In a recent podcast of AgriTalk, host Chip Flory checked in with Dan Basse from AgResource Company on the current and future state of the global corn market. According to Basse, demand has been the driving force behind fall corn prices and the future looks even brighter.
As we end what has been a tumultuous year in agriculture, four-dollar corn has become the new normal. And early assessments predict prices could reach as high as five dollars. Even better, these incredible corn prices are said to stay for at least the next two years. According to Basse, this rapid shift in the corn market is incomparable to anything he’s seen.
“If I look back in my 40 years of being in this business. This happened so quickly in terms of loss of U.S. crop and world crop loss and the arrival of a big buyer, that it’s almost unprecedented,” says Basse on AgriTalk. He continues, “I’ve been saying that I’ve never seen anything like this, and when you get the combination of the lower supplies and the higher demand, it’s a rare combination.”
It is this low-supply and high-demand that Basse says will fuel the corn market over the next few years.
China’s Need for Feed Created Higher Corn Prices
The USDA estimated that China would need 13.5 million metric tons of corn. However, Chinese demand is already at 20 million metric tons according to Basse. And he sees it climbing even higher to 25 or 30 million metric tons. If that happens the United States would have an export demand of 3 billion bushels. This number might seem outrageous but as Basse states:
“It just speaks to where we are today, and that we really need to have big crops in South America and North America for at least two or three growing seasons.”
This increased demand boils down to one sizable need, and that is feed. Specifically, it’s China’s increased need for feed. According to Basse, current data showed an exponential increase in Chinese feed usage in September and October. An additional record-high use was expected to be confirmed for November as well. So, what happened? For Basse, the answer is a simple one.
“When you look back, and I think USDA data proves this, that the Chinese hog production number fell 11.3%. But their feed usage last year was only down 3.7% because there’s no longer the backyard hogs. And we’re not seeing the table scraps feeding. They’re getting more corn and soy meal pushed into these factory, bio-secure farms that are just ramping up production to levels we never expected. So, to me, it’s the big structural change in terms of what’s happening with China’s pork industry.”
Higher Corn Prices Will Continue into the New Year and Beyond
As China’s hog production increases and they refine their production practices their corn needs will persist. China has changed their hog production tactics and are now using multilevel buildings in lieu of farmland. This new way of doing things is what has and will continue to drive higher corn prices.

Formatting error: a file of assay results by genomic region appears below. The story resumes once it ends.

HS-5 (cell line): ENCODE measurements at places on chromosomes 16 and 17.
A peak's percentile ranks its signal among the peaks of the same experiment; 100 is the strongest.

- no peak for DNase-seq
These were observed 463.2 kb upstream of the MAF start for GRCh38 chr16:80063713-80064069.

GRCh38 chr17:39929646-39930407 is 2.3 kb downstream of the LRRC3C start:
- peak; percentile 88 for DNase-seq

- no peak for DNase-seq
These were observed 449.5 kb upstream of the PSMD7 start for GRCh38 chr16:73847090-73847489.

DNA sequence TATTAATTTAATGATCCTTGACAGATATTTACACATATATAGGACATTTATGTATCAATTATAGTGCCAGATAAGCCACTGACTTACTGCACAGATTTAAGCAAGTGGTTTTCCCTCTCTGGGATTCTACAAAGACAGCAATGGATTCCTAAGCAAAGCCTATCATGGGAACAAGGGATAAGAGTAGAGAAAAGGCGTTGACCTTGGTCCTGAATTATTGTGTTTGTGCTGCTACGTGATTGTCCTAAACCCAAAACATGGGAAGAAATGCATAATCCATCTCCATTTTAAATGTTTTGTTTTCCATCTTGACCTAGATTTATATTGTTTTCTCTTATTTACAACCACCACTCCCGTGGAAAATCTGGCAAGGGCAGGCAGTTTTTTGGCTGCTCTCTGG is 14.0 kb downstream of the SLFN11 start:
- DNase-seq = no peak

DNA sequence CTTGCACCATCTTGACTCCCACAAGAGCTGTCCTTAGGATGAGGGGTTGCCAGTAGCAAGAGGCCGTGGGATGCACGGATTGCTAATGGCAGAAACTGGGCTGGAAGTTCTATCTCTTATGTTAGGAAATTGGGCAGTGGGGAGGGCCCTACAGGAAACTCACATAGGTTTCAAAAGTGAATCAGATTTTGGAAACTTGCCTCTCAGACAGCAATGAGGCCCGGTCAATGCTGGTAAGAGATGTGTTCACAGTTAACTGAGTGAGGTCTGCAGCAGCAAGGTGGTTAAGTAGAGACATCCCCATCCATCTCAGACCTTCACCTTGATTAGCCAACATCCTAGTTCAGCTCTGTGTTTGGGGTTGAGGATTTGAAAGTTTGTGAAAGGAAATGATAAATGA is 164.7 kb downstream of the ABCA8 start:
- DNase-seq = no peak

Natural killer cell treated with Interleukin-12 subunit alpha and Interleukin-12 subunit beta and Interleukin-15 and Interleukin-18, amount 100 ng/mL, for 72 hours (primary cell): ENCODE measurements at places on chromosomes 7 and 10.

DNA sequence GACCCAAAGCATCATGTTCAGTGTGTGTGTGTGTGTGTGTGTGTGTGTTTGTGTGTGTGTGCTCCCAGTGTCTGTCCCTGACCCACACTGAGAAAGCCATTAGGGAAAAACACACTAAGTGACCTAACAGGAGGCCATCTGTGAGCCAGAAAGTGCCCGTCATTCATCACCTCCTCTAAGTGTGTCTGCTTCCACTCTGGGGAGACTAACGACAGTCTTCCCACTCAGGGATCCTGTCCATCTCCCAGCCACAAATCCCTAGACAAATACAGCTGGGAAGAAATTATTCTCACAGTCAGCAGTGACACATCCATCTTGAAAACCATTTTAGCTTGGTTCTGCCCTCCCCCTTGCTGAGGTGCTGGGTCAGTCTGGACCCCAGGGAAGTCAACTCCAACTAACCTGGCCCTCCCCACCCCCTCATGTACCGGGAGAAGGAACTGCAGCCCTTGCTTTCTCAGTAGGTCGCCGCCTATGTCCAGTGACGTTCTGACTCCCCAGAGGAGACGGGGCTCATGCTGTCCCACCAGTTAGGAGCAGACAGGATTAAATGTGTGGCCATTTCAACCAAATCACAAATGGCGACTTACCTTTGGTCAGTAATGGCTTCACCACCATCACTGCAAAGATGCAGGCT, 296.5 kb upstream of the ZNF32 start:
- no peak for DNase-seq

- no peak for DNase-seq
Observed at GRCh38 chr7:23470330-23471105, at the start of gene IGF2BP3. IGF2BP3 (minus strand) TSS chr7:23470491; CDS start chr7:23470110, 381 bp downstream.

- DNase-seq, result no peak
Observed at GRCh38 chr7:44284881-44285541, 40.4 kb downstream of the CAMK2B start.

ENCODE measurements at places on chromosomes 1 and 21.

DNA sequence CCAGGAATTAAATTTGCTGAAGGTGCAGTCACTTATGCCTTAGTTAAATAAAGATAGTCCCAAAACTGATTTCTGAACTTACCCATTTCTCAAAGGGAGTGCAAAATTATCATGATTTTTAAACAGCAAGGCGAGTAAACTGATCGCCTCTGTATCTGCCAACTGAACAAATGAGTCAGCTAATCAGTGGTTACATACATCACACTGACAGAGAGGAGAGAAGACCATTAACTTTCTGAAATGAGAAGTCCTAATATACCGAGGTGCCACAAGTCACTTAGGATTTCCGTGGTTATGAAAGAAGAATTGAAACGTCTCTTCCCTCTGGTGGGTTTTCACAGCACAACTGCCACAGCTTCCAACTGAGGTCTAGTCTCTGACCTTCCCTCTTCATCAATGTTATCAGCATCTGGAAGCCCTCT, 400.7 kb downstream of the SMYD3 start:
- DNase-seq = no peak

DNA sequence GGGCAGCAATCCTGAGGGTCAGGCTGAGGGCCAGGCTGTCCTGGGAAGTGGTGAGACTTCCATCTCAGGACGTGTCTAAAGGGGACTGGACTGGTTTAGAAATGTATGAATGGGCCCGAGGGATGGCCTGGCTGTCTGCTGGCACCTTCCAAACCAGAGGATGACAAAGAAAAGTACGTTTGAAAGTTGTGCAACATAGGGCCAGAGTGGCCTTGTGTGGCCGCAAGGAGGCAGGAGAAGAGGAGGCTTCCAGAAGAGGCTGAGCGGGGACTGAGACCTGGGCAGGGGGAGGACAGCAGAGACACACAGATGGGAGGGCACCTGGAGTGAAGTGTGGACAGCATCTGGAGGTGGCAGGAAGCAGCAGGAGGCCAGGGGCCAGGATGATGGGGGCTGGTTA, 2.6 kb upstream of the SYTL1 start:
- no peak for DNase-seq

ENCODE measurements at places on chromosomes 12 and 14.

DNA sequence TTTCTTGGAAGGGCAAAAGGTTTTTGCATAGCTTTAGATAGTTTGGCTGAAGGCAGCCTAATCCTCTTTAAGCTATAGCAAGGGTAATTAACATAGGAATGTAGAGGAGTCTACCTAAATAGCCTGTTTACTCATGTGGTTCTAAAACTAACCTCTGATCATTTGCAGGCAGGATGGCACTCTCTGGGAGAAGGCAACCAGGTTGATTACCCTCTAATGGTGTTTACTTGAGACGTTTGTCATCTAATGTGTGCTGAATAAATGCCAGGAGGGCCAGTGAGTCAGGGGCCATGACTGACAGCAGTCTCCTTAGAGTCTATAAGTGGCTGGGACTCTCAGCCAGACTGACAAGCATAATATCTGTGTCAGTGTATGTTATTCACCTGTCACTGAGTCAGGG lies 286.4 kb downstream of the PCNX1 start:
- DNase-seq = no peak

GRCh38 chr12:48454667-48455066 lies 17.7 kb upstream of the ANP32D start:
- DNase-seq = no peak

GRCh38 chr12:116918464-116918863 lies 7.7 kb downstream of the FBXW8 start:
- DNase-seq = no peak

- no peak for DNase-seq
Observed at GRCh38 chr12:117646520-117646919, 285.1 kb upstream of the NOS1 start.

According to Basse, “If they get those westernized diets, somewhere between two to two and a half years out, their ability to produce pork will kind of ramp-up to levels that will stabilize.” He continued, “we see runway here for an ag bull market that’s maybe 18 to 24 months, and it’s a demand market.”
Essentially, farmers can expect these higher corn prices to endure for at least one to two years. China’s need alone will keep corn prices above the four-dollar mark, with average prices between roughly $4.05 and $4.50 a bushel. Potential complications and limitations with crops down south could increase U.S. corn prices even more.
Looking to South America – Corn Prices Could Soar
China’s demand is the driver, but the supply may continue to fuel the market. Weather concerns in South America have Basse and his firm lowering their production projections for this continent. As he tells it, “Right now, we see support in the corn market like its $4.05, and if you give me a problem in Argentina or with the Safrinha crop in Brazil, we can be talking corn prices making it up to $4.80 to $5 sometime late winter, early spring.”
China’s need mixed with South America’s low production projections could put U.S. farmers in an advantageous position. Farmers in the best position are those who have held onto their corn supply waiting for the market to improve. Now, the market has arrived and their patience will be rewarded. It’s moments like these that illuminate the importance of proper grain storage and the benefits of grain temperature monitoring systems.
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